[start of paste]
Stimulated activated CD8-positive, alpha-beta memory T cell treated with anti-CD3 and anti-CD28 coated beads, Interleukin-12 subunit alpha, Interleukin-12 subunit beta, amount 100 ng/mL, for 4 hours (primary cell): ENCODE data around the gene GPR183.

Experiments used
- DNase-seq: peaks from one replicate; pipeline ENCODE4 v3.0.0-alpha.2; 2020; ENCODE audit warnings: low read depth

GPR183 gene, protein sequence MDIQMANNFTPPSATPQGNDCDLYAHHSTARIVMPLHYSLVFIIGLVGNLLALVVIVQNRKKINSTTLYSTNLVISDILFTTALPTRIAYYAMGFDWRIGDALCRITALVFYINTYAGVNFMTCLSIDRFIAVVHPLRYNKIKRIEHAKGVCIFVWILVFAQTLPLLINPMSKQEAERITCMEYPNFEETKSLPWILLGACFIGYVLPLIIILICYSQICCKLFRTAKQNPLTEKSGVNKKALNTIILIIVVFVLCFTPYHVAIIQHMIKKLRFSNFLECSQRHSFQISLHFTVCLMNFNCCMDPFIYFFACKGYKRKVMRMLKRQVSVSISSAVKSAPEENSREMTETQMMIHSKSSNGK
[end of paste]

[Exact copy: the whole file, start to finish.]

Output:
Stimulated activated CD8-positive, alpha-beta memory T cell treated with anti-CD3 and anti-CD28 coated beads, Interleukin-12 subunit alpha, Interleukin-12 subunit beta, amount 100 ng/mL, for 4 hours (primary cell): ENCODE data around the gene GPR183.

Experiments used
- DNase-seq: peaks from one replicate; pipeline ENCODE4 v3.0.0-alpha.2; 2020; ENCODE audit warnings: low read depth

GPR183 gene, protein sequence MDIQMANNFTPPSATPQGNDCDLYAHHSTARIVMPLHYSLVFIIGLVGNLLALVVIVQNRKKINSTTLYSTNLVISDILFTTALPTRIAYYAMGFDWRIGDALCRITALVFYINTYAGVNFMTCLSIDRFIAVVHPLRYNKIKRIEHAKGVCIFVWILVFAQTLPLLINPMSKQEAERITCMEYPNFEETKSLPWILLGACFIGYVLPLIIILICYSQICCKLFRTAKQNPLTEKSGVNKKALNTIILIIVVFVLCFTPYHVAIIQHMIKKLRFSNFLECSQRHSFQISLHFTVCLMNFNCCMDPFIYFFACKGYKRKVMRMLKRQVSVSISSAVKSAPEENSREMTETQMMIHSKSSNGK